TAMPA, Fla. — Sami Al-Arian leans back on a carved-wood Egyptian couch and squirms as he tries to explain why in 1991 he declared "Death to Israel."
That comment and several others have come back to haunt him in the aftermath of Sept. 11. Officials at the University of South Florida, where Mr. Al-Arian is a tenured professor of computer science, have started proceedings to fire him — essentially for being a fiery Palestinian activist who embarrasses them.
The result is a case that is less about Professor Al-Arian than it is about ourselves: what kind of universities we desire, how much dissent we dare tolerate and how we treat minorities in times of national stress.
The point is not whether one agrees with Professor Al-Arian, a rumpled academic with a salt-and-pepper beard who is harshly critical of Israel (and also of repressive Arab countries) — but who also denounces terrorism, promotes inter-faith services with Jews and Christians, and led students at his Islamic school to a memorial service after 9/11 where they all sang "God Bless America."
No, the larger point is that a university, even a country, becomes sterile when people are too intimidated to say things out of the mainstream. Indeed, that is precisely why major Arab countries are in dreadful shape.
The tempest began at the end of September, when Bill O'Reilly invited Mr. Al-Arian on his Fox News show and virtually accused him of being a terrorist. People here in Tampa were horrified to learn of a terrorist in their midst and flooded the university with complaints and a few threats. (Florida has the most pious death threats: a couple of them invoked God and one ended by saying "God Bless!")
The university then started a process to fire Mr. Al-Arian. The reason was not Mr. Al-Arian's comments themselves (they were about a dozen years old, after all) but the disruptive impact and security risks of having a polarizing figure on campus. Alumni contributions dropped, for example.
Of course, the same logic could on some campuses justify the ouster of a gay professor — or, a few decades ago, a black professor. And on campuses at the other end of the spectrum, that logic would bar born-again Christians who speak out against abortion or affirmative action.
Mr. Al-Arian has often been controversial during his 27 years in the United States. But three exhaustive studies of his conduct have found no evidence of wrongdoing. Most recently, an immigration judge, Kevin McHugh, issued a 56-page report in October 2000 concluding that "there is no evidence before the court that demonstrates that" two Muslim organizations run by Mr. Al-Arian were fronts for Palestinian terrorists.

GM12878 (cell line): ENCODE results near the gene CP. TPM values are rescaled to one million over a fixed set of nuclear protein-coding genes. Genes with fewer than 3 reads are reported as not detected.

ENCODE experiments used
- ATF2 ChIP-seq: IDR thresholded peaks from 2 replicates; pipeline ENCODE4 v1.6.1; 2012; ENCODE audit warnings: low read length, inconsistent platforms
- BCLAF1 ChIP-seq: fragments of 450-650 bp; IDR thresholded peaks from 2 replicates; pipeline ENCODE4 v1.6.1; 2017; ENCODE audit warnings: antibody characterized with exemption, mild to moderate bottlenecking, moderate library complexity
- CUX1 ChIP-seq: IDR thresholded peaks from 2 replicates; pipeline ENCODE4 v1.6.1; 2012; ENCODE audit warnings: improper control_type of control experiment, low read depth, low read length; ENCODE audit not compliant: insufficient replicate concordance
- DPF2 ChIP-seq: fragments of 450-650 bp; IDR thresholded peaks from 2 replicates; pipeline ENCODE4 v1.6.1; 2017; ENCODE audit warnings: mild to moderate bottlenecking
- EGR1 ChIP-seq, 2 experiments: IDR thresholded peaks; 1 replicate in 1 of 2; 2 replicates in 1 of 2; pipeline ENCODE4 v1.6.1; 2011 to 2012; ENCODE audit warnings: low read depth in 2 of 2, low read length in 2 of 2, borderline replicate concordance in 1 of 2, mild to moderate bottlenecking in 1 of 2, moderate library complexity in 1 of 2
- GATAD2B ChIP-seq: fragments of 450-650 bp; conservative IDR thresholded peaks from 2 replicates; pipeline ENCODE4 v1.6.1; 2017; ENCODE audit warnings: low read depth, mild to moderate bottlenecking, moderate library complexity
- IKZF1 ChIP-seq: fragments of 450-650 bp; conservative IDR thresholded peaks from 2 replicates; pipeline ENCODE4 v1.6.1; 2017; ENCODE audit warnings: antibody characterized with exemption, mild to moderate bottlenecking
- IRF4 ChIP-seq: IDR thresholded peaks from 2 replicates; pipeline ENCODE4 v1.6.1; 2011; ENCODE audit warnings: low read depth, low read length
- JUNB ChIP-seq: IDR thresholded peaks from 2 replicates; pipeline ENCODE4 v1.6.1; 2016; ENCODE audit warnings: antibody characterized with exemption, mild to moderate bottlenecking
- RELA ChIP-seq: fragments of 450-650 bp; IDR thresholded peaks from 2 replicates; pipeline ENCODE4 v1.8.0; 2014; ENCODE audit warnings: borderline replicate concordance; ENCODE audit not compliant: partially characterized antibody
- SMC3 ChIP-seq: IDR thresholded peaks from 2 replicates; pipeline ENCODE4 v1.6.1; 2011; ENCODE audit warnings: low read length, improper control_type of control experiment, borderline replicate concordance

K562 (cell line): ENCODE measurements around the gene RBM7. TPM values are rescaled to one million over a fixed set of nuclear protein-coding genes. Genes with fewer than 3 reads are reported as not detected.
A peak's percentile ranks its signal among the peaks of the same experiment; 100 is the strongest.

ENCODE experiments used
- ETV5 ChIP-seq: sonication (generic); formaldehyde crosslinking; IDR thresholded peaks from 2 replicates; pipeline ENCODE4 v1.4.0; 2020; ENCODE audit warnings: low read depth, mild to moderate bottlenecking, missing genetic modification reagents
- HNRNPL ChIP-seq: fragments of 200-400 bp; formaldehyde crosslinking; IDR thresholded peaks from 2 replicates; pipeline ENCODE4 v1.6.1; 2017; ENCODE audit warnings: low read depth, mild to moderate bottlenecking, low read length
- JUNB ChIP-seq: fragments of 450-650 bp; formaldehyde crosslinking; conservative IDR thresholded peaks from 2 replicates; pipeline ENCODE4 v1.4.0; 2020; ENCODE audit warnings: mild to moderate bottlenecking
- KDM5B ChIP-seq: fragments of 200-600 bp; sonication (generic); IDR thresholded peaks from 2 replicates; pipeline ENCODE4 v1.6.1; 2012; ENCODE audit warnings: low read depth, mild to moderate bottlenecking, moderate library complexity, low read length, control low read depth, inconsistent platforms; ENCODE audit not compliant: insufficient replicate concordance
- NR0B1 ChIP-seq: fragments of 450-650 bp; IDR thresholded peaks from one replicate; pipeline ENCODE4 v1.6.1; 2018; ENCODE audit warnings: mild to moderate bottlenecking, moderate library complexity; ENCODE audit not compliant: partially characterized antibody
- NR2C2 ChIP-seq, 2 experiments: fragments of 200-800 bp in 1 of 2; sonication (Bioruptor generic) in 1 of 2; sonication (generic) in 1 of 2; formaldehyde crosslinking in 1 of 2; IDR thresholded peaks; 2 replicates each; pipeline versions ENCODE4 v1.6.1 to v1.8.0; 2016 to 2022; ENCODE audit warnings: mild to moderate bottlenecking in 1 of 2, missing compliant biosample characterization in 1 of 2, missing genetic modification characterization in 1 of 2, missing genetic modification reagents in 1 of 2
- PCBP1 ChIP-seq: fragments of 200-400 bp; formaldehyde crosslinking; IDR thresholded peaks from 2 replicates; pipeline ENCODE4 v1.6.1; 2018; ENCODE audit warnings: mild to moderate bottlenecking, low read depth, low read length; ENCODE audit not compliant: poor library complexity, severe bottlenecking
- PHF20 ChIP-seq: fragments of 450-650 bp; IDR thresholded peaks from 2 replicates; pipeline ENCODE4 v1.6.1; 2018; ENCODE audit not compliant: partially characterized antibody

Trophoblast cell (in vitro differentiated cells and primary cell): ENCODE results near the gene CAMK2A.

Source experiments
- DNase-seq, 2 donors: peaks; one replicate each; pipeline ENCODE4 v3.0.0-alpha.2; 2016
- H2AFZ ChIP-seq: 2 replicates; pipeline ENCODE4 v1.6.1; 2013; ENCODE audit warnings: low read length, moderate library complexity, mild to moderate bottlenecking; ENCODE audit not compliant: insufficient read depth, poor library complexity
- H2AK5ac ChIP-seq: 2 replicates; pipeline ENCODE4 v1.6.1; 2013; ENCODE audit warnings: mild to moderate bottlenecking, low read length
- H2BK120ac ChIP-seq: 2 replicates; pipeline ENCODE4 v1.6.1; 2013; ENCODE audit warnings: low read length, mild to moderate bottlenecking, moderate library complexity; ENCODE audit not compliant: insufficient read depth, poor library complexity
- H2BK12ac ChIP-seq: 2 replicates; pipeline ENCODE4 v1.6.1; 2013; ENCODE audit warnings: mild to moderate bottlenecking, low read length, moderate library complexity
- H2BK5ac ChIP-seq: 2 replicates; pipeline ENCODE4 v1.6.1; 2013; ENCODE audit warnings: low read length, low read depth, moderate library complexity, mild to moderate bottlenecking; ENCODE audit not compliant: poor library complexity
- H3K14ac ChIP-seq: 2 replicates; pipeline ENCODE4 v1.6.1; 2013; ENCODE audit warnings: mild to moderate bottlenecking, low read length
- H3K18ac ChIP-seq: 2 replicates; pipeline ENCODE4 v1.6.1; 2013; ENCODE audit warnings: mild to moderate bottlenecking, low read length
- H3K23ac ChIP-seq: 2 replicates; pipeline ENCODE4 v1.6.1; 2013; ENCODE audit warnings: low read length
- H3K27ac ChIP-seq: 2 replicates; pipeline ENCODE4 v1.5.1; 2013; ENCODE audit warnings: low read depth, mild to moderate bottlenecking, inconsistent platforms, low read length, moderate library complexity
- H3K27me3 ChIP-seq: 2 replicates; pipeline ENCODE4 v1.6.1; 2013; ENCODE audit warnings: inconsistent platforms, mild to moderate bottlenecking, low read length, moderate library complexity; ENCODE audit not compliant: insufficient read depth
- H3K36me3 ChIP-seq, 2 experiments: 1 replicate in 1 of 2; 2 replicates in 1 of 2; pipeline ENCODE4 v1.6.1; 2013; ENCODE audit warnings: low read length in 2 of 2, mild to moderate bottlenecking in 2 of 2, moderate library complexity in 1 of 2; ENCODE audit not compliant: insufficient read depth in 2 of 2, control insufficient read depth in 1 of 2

The judge added: "To the contrary, there is evidence in the record to support the conclusion that [one] was a reputable and scholarly research center and [the other] was highly regarded."
After 9/11, President Bush went out of his way to reach out to Muslims and shield them from abuse. I couldn't help but smile at the effusiveness of Mr. Bush's praise for Islam as a religion of peace; it sounded almost as if he were ready to convert.
Yet I was also deeply impressed. That magnanimity marked how much we had grown since World War II, when our first instinct was to round up Japanese-Americans. President Bush might have a word with his brother Jeb, who has endorsed the firing of Professor Al-Arian.
In the course of poking around the issue of academic freedom here at the University of South Florida, I came across a similar case in 1962. A state committee was searching the universities for the witches of that era: atheists, leftists, gays, feminists.
A young literature scholar here in Tampa, Sheldon Grebstein, was suspended when he assigned his students an essay about Beat literature that included profanity. Professor Grebstein fled some months later for the free world.
I was curious about what he would think, so I tracked him down. It turned out that Mr. Grebstein had been president of the State University of New York at Purchase and is now at the Westchester Holocaust Commission.
"I despise anyone who would say, `Death to Israel,' " Professor Grebstein said. "But if he wants to stand on a ladder and say that, he should be able to. And there should be no penalty from his employer."
He added: "Any university that wants to be first-rate — you measure its quality by measuring how much dissent it is willing to tolerate."